Indie Wonderland: Card Dungeon

A few hours in

Or not.

I mean, I did kill *one* of them.

The Crypts of the Dread Monovis turned out, er, a little more than my Crusader could handle. While I survived the first floor’s weird giant mouth-ball, I was mobbed by cultists and floating Definitely-Not-Beholders-Please-Don’t-Sue-Us eyeballs on the second. As Crusader’s life ticked down to zero in poison and fire, he fell, leaving a headstone in his wake. ‘Don’t worry though’, Card Dungeon told me, ‘if you make it back to this level again, you can loot your own cards and items!’

Yeah. Sadly, that didn’t happen. Crusader The Second didn’t even make it out of Gorebash’s Doomed Isle — and yes, he was forced to start there, earlier clearing be damned. I learned a little too late that summoning uncontrollable tentacle beasts in enclosed spaces isn’t always the path to a bright and shining victory future.

I brought it into this world, and it — and all the spiders and summoners — guided me out of it.

And then I created a third Crusader, functionally identical to the other two in every way, and I effortlessly beat 5/6th of the whole game. I would have almost cleared the whole thing, in one go, if it hadn’t been for one tiny mishap.

This was the mishap.

I doubt I’ll be making another attempt.

Five-hour play time notwithstanding, I honestly did not have a lot of fun with Card Dungeon. There’s no nice way to say this: a significant part of this game is just a slog. Card Dungeon’s core involves trudging through room after room in procedural identikit dungeons, fighting slow battles of attrition against a cavalcade of monsters that all lack a strong identity, hoping against hope that this room is the one holding the level boss — so you can defeat it, finally, and move on. To the next level. The cards are unbalanced, the mechanics don’t seem to match the intended experience, the customization options lacking, and the visuals… well, the visuals are still nice. Real nice. In fact, let this be the one unqualified nice thing I’ll say about Card Dungeon: it looks exactly as rad and amazing as I was hoping it would when I hit that Purchase button.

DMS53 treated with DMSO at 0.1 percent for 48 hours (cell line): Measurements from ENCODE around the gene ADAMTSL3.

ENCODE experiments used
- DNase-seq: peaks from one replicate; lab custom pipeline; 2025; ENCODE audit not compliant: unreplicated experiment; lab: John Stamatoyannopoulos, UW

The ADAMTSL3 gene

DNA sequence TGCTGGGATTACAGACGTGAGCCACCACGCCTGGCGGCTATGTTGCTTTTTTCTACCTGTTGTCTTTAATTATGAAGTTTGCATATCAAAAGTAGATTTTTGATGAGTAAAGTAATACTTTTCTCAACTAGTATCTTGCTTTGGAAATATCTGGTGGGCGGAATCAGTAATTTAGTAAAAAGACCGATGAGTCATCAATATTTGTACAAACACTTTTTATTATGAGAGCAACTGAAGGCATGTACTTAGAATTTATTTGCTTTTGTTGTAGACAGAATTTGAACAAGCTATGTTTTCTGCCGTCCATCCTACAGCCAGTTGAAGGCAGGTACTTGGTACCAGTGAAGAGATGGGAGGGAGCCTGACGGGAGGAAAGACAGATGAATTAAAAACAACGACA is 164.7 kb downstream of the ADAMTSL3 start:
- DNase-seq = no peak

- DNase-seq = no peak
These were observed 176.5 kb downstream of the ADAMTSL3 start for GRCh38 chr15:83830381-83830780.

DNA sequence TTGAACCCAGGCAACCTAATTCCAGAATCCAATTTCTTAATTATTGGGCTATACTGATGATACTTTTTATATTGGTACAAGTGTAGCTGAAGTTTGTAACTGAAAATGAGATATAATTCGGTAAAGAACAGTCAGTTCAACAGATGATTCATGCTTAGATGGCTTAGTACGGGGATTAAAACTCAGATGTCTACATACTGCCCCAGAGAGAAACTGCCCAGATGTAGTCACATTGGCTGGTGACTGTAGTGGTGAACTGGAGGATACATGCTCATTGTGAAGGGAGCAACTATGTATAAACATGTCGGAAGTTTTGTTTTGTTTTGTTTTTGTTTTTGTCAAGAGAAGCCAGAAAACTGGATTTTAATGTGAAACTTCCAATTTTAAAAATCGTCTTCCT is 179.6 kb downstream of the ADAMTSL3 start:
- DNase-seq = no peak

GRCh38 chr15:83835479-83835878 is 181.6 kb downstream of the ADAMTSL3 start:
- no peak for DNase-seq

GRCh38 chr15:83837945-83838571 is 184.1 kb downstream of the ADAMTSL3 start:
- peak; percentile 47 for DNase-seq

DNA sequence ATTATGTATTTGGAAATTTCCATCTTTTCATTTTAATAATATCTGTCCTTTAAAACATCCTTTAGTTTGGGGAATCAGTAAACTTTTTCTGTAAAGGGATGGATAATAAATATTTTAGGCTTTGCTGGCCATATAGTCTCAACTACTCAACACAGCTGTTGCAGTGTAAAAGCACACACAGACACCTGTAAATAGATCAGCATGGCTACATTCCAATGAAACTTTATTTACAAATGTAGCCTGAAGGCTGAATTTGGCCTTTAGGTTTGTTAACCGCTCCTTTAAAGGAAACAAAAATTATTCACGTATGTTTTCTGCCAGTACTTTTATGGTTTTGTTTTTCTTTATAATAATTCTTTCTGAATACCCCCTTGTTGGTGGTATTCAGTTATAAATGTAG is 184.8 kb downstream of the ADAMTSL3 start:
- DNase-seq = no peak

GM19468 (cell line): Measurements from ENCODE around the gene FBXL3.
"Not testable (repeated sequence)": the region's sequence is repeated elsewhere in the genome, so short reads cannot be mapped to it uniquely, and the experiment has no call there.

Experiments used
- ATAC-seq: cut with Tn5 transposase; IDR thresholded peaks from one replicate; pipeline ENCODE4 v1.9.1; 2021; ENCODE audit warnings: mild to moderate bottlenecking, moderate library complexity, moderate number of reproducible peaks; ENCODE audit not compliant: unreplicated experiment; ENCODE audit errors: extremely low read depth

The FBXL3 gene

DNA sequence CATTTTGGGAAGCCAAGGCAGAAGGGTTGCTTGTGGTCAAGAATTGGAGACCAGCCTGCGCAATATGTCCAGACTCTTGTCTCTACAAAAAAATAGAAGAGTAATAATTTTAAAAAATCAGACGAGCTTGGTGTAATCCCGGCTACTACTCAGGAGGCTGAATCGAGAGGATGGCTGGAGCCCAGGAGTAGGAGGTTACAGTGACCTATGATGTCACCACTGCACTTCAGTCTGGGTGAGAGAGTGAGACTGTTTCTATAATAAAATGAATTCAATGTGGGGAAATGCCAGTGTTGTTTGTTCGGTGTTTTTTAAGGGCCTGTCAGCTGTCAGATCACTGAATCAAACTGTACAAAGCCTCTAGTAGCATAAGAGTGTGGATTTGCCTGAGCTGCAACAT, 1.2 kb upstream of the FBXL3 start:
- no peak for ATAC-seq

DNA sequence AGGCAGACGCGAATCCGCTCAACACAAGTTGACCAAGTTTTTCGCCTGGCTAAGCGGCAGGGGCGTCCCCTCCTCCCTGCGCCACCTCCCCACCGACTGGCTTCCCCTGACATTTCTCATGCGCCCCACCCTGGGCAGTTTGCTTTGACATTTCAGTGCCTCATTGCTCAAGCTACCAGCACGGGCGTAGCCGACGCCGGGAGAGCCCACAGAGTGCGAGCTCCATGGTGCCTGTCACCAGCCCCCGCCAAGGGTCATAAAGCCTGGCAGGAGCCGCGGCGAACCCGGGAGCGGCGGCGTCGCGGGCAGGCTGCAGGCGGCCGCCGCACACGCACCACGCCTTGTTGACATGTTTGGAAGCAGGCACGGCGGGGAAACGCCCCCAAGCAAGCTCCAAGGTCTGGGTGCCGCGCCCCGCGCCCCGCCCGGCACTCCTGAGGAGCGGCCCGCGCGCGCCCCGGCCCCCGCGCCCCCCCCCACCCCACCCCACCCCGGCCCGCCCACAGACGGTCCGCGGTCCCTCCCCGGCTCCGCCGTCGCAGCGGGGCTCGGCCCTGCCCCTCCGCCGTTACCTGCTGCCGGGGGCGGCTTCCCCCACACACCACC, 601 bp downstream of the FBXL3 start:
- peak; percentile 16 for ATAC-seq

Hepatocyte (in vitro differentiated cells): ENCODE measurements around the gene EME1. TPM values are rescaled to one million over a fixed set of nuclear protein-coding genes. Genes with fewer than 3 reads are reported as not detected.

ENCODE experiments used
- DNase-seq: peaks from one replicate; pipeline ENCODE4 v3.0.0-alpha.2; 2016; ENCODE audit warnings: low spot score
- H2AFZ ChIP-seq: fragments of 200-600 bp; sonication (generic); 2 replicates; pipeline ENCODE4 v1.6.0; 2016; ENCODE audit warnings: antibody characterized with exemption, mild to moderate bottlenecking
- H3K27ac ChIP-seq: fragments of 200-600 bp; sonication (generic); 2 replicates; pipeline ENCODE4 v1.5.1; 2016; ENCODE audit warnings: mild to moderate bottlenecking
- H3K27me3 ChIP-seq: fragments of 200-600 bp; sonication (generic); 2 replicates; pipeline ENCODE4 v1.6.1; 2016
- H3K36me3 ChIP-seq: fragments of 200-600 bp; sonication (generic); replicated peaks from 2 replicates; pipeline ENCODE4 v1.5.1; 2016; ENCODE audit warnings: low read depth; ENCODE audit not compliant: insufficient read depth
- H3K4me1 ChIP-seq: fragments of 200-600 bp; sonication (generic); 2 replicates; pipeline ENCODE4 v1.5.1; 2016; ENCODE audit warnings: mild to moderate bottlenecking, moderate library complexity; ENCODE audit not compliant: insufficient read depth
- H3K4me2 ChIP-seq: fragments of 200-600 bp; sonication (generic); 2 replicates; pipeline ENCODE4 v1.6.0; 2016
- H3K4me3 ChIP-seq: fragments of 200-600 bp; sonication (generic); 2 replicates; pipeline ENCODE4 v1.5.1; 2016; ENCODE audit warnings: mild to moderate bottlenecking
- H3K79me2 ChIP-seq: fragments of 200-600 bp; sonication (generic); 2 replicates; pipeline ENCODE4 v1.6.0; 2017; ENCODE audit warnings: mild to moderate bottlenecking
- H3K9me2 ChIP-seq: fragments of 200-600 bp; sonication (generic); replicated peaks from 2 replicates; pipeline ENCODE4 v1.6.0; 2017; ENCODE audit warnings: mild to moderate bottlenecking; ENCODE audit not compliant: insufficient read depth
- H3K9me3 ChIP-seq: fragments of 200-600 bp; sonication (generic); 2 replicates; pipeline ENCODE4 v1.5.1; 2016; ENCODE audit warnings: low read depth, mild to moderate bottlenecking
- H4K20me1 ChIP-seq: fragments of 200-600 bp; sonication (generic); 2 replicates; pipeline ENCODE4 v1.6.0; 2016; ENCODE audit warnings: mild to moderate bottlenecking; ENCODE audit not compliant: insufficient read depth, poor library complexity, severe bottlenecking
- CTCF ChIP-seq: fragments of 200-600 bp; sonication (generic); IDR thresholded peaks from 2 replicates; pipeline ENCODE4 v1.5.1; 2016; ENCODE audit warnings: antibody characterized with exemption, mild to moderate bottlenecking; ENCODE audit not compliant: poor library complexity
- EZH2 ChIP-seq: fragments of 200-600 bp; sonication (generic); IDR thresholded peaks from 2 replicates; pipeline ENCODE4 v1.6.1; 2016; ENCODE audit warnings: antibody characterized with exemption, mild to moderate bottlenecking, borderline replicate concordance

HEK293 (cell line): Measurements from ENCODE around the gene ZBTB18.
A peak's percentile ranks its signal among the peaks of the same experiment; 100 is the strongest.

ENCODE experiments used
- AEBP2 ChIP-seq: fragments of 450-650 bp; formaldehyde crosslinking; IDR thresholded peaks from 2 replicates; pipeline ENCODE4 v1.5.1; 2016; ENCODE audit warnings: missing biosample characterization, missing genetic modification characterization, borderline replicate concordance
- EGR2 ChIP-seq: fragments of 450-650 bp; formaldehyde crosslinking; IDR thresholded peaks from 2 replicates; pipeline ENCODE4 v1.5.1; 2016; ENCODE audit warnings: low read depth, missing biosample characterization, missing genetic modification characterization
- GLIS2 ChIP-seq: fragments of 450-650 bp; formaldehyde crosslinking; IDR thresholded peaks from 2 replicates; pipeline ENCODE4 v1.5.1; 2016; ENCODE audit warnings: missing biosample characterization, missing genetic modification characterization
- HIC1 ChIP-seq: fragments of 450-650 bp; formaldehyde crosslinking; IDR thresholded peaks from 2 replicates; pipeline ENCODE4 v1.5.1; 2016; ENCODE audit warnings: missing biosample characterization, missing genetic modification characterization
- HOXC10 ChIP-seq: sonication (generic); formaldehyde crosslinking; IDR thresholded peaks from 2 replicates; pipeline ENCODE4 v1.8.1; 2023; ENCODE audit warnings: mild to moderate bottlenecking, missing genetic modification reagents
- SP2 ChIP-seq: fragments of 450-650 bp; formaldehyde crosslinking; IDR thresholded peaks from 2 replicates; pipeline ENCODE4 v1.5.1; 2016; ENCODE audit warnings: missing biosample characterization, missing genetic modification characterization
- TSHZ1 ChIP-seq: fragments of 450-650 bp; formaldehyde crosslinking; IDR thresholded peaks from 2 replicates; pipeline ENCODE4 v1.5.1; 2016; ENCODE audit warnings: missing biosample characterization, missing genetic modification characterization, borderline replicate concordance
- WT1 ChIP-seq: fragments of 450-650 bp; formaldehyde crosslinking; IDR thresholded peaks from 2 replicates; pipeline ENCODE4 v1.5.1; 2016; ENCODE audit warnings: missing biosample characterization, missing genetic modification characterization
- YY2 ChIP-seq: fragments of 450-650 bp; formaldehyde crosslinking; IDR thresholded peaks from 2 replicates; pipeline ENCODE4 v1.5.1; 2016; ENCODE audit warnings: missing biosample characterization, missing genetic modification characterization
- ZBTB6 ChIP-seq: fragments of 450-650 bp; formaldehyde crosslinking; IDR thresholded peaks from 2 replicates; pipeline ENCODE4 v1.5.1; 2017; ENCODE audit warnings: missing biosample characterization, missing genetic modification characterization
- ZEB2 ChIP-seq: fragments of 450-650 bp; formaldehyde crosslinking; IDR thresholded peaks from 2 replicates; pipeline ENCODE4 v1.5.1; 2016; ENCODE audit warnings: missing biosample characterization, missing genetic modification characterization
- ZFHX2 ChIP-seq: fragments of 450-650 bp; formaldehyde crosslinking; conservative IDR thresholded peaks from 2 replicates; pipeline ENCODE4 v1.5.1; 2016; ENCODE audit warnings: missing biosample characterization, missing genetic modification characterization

Is this a Card Dungeon screenshot, or a picture of an actual cardboard dungeon box setup? You can’t tell, can you?

What personally trips me up the most about Card Dungeon — and I’m well-aware this is going to sound petty in hindsight — is how slow it feels.

This is how a typical gameplay round in Card Dungeon plays out. First, you open a door. Most of the time, nine out of ten doors, this resolves to a large rectangular room with a bunch of monsters in it. Which is to say, the rooms are always rectangular: even the connecting hallways don’t escape this fate. And the monsters are usually a bunch. Particularly in later levels, ‘quantity over quality’ seems to be the mantra.

Once you open the door, the monsters in the room beyond immediately and irrevocably spot you. And they will come for you. There is no escape from this. Once the monsters have been revealed, there doesn’t seem to be any way to get them off your back save for murdering them. You can run away, but they’ll follow. And you can try to hide, but they’ll always perfectly know where you are — shin-high wall stubs don’t seem like such a good idea now, do they?

As long as the room beyond doesn’t *exist* yet, you’re good. But once it does…